Count Alphonse de Toulouse-Lautrec Driving his Mail-Coach Henri de Toulouse-Lautrec Buy Art Prints Now
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Tom Gurney BSc (Hons) is an art history expert with over 20 years experience
Published on June 19, 2020 / Updated on October 14, 2023
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Head to the Petit Palais in Paris to see Alphonse de Toulouse-Lautrec Driving his Mail-Coach from 1881. It was painted by his son, Henri, when just seventeen years of age and still very much developing as an artist.

The artist's father loved hunting, more than perhaps anything else, and was particularly unhappy when he realised that his son would never become involved in such a pastime. The closest that Henri could get would be to produce paintings such as this, due to his physical deficiencies. At this time in his career he was still growing as a man and an artist, and it would several years before his cabaret artworks would start to appear. At seventeen, he focused on scenes around his parent's property, with animals being commonly featured. White Horse Gazelle would be one example of that. The alternative piece in front of us here is, of course, much more complex and also gives us further information about Henri's relationship with his father. He is complementary to Alphonse in this depiction, and perhaps hoped to strengthen their bond by producing this piece.s

The brushwork is loose and expressive within Alphonse de Toulouse-Lautrec Driving his Mail-Coach. We find the rider with companion stood up as the horses hurtle forwards at great speed. The style of the painting helps to create this feeling of speed and momentum as they head past the artist. Four horses carry the carriage ever onwards, with trees gathered in the background, with a flat blue sky behind. Detail is kept to a minimum, akin to a study piece, where forms are shown, but without too much development and blending of tones. See the undercarriage of the vehicle, for example, which is left as simple red lines and the odd touch of white paint. It may have been intended as a preparatory piece in which the composition is laid out, before a later version would produce a smoother blend of oils and more precise detail.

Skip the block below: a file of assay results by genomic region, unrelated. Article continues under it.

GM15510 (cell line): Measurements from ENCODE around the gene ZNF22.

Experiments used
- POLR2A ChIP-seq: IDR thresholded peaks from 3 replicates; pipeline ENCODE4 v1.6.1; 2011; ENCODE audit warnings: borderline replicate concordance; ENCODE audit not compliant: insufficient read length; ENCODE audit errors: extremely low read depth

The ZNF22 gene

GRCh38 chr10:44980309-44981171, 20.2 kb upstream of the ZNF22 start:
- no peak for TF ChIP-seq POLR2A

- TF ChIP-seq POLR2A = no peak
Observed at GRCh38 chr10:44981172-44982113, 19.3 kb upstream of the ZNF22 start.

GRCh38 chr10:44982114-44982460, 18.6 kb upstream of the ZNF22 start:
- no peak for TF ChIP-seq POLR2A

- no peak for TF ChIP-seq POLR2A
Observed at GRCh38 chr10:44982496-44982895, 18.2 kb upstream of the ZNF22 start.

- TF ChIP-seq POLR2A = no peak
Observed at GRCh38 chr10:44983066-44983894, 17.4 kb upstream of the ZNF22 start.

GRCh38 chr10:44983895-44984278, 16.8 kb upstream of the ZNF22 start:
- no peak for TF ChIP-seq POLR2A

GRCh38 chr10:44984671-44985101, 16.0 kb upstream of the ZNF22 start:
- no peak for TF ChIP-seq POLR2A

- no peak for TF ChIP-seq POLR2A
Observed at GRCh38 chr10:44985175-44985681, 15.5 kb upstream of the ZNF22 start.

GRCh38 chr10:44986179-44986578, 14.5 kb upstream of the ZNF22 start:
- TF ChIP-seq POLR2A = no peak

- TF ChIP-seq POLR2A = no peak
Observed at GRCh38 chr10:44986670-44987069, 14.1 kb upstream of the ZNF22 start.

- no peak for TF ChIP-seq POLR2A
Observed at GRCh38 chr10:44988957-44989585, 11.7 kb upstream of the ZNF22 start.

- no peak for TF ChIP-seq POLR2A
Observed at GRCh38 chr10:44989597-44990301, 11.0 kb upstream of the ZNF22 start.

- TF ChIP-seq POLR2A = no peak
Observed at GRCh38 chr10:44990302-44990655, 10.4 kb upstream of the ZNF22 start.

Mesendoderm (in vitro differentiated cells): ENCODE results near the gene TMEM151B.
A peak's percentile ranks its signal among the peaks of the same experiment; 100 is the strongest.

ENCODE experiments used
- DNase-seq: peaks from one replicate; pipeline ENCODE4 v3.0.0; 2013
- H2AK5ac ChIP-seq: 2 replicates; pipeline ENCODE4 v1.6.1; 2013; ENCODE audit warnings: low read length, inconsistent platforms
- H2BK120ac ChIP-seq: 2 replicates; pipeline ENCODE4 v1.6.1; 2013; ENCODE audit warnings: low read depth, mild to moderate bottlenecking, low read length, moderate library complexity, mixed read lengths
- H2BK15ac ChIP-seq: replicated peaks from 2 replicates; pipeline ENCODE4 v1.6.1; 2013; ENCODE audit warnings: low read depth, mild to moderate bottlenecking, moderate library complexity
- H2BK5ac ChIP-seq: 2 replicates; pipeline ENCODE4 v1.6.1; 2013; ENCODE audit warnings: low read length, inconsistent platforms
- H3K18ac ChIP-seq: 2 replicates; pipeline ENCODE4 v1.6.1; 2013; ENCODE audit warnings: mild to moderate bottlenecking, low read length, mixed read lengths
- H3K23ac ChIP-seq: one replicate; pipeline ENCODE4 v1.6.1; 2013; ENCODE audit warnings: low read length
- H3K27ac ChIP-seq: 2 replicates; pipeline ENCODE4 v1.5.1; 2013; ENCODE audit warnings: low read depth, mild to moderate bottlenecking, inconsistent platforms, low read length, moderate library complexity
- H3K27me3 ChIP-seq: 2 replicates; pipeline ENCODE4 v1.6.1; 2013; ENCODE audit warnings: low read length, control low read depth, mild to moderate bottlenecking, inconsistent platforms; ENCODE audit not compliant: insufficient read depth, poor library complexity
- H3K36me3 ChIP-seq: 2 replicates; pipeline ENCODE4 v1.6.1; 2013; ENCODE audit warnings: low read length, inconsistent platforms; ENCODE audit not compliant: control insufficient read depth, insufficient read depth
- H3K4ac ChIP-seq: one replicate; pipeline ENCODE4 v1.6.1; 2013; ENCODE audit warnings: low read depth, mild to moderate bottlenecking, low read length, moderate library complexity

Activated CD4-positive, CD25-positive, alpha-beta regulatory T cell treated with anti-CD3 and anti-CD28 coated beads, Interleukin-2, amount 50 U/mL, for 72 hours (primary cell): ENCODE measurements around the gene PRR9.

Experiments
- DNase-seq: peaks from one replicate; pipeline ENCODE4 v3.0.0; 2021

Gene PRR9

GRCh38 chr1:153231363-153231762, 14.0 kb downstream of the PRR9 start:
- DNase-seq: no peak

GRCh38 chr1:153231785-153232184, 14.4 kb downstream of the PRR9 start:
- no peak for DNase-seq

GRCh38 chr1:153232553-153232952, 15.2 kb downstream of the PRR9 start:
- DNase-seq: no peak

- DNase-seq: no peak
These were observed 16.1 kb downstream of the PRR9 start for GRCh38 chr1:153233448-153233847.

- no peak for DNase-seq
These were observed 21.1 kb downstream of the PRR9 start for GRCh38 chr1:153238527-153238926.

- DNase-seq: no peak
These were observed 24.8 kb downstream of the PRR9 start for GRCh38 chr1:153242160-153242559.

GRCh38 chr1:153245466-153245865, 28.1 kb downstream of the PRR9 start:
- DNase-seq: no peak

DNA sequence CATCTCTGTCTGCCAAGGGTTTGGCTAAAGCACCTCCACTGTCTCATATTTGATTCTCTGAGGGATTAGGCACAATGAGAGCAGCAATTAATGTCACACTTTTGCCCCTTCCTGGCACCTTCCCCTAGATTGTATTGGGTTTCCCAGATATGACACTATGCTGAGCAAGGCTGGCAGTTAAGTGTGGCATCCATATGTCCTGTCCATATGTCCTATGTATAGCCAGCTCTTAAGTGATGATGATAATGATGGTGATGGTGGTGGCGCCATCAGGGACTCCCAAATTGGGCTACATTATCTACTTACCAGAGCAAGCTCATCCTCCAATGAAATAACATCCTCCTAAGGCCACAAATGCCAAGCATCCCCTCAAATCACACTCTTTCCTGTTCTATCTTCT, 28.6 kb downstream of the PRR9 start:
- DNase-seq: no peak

This painting can today be found at the Musée du Petit Palais, Paris. It is around half a metre in width, and is dated at 1880. It is not typical of how most people remember this artist, but actually is in line with his early work, in which horses appeared fairly regularly. It is certainly not unusual for any artist to go through a period of development at this stage, particularly when they avoid the normal routes of artistic teaching. We do know that the artist's father was a difficult individual who struggled in his relationship with his son. It is not known if this artwork helped to bring them closer together, but Henri surely hoped that would be the case.